_________________

Mike McGarry
Magoosh Test Prep

Image

Image

Expert Post
1 KUDOS received
Magoosh GMAT Instructor
User avatar
Joined: 28 Dec 2011
Posts: 3638
Followers: 1249

Kudos [?]: 5655 [1] , given: 60

Re: I want to know what are Subgroup modifiers, how they [#permalink]

Show Tags

New post 24 Aug 2015, 09:59
1
This post received
KUDOS
Expert's post
sourpatch wrote:
Hi Mike, thank you so much for your explanation. I had one follow-up question related to your response.

I now understand that there are a few options to deal with these types of modifiers. I've listed a few below:

[Absolute Phrase] Jane, John, and Joe were fired, all of them being terrible workers.
[Relative Pronoun] Jane, John, and Joe were fired, all of whom were terrible workers.
[Conjunction] Jane, John, and Joe were fired, because all of them were terrible workers.

But, would the following sentence be correct? My goal was to use an appositive construction with one of MGMAT's SANAM pronouns.

[Appositive Phrase] Jane, John, and Joe were fired, all of the terrible workers.

Thanks!

Dear sourpatch,
I'm happy to respond. :-) My friend, I am going to caution you against creating your own example sentences, as none of these sentence are particularly GMAT-like. It's much better if you can find example sentence in context in sophisticated reading.

A few comments.
1) For the Absolute Phrase
Jane, John, and Joe were fired, all of them being terrible workers.
The word "being" sounds awkward. A more sophisticated way to say this would be
Jane, John, and Joe were fired, all of them terrible workers.
In fact, instead of the comma after "fired", I could imagine a writing using an em-dash. This gets into very sophisticated punctuation issues, well beyond the GMAT.

2) For the Appositive Phrase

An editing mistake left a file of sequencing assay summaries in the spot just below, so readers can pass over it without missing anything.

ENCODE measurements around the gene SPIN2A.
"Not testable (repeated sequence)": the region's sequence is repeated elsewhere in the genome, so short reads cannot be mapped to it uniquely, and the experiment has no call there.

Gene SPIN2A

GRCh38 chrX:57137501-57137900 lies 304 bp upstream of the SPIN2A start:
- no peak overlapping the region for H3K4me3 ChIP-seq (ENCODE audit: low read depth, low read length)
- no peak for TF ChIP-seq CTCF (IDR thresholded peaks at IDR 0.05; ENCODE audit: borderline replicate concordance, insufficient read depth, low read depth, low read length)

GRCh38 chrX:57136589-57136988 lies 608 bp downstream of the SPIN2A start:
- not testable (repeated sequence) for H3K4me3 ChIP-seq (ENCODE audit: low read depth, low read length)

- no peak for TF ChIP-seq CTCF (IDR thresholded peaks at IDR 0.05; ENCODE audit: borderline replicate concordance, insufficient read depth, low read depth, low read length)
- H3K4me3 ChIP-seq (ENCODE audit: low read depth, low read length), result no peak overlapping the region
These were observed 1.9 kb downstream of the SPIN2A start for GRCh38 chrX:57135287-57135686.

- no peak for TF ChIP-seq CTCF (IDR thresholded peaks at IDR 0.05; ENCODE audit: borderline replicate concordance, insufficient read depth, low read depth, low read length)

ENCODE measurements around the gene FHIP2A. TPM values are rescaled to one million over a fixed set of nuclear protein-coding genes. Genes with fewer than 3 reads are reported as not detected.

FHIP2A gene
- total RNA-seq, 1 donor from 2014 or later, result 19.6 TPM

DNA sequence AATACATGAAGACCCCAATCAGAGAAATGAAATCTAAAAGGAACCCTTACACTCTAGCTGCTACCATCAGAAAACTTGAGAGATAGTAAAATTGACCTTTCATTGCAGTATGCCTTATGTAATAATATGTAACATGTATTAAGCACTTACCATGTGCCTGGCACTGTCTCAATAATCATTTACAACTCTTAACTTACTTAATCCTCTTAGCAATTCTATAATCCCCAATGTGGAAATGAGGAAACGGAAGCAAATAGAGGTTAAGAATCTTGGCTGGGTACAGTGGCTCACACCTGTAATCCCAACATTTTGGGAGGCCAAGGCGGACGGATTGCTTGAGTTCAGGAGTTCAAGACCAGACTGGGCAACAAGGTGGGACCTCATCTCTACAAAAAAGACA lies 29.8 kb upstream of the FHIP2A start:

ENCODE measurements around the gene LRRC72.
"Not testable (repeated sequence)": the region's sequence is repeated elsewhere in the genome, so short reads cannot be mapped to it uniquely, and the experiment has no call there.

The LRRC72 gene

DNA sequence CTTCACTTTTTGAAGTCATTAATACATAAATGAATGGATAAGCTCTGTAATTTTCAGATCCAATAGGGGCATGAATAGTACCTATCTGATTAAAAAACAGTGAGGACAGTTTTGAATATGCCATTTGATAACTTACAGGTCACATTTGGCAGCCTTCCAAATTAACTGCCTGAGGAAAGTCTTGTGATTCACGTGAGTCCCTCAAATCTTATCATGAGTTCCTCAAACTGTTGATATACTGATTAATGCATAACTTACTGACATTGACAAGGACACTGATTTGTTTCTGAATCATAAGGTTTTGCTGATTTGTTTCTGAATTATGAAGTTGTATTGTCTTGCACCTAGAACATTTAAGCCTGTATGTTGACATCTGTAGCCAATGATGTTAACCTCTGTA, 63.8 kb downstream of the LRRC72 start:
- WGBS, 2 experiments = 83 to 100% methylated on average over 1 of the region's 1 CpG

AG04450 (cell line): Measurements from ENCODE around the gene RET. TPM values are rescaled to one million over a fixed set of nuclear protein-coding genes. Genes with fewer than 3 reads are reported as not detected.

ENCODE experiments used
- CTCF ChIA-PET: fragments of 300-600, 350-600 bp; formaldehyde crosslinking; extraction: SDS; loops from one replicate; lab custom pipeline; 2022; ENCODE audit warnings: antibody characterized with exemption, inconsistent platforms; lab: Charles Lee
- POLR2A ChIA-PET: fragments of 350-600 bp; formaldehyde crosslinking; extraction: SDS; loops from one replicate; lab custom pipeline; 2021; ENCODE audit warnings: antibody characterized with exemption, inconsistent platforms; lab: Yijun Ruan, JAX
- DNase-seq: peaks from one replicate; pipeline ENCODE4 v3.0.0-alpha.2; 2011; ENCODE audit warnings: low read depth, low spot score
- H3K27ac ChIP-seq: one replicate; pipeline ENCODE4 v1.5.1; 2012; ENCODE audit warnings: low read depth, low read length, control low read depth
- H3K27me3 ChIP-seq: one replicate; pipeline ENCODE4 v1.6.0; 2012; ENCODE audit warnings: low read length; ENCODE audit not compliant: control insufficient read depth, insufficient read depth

Your sentence sounds awkward. Also, notice that in this fourth sentence you changed the meaning from the first three. In the first three, these three workers were all terrible, but it left open the question whether there were also other terrible workers. In the fourth, it's clear that those three are the only three terrible workers, a very different meaning.
With the first meaning, I would say:
Jane, John, and Joe---all terrible workers---were fired.
Setting off the appositive with em-dashes feels more natural. For the second meaning, I would say:
All of the terrible workers---Jane, John, and Joe---were fired.

Your examples with the Relative Pronoun and with the Subordinate Conjunction are fine.

Does all this make sense?
Mike :-)
_________________

Mike McGarry
Magoosh Test Prep

Image

Image

Senior Manager
Senior Manager
avatar
Joined: 27 Dec 2013
Posts: 315
Followers: 0

Kudos [?]: 20 [0], given: 113

Re: I want to know what are Subgroup modifiers, how they [#permalink]

Show Tags

New post 28 Dec 2014, 12:59
Hi Mike

Can I ask you one more question with subgroup modifier, please.


In the MGMAT there is this example in page no 240.

Right: This model explains all known subatomic particles, some of which were only recently discovered.


the associated example includes.,

Wrong: This model explains all known subatomic particles, some of which only recently discovered.


I understood that WERE is a must when using the which construction.

In the page no 250 MGMAT has a similar sentence that is correct according to MGMAT but the sentence is lacking WERE.

The houses on the canal street, many of which had been damaged in the storm, looked abandoned.

My question,

Is it compulsory to use the word WERE when referring to subgroup while the using the WHICH construction.

Please could you help me with this.


mikemcgarry wrote:
fameatop wrote:
I want to know what are Subgroup modifiers, how they function,how they are created & how they are tested on GMAT.

As per Manhattan GMAT
Subgroup Modifiers- When you want to describe a part of a larger group with a modifier, use one of the following three Subgroup Modifier constructions.
Right: This model explains all known subatomic particles, SOME OF WHICH WERE only recently discovered.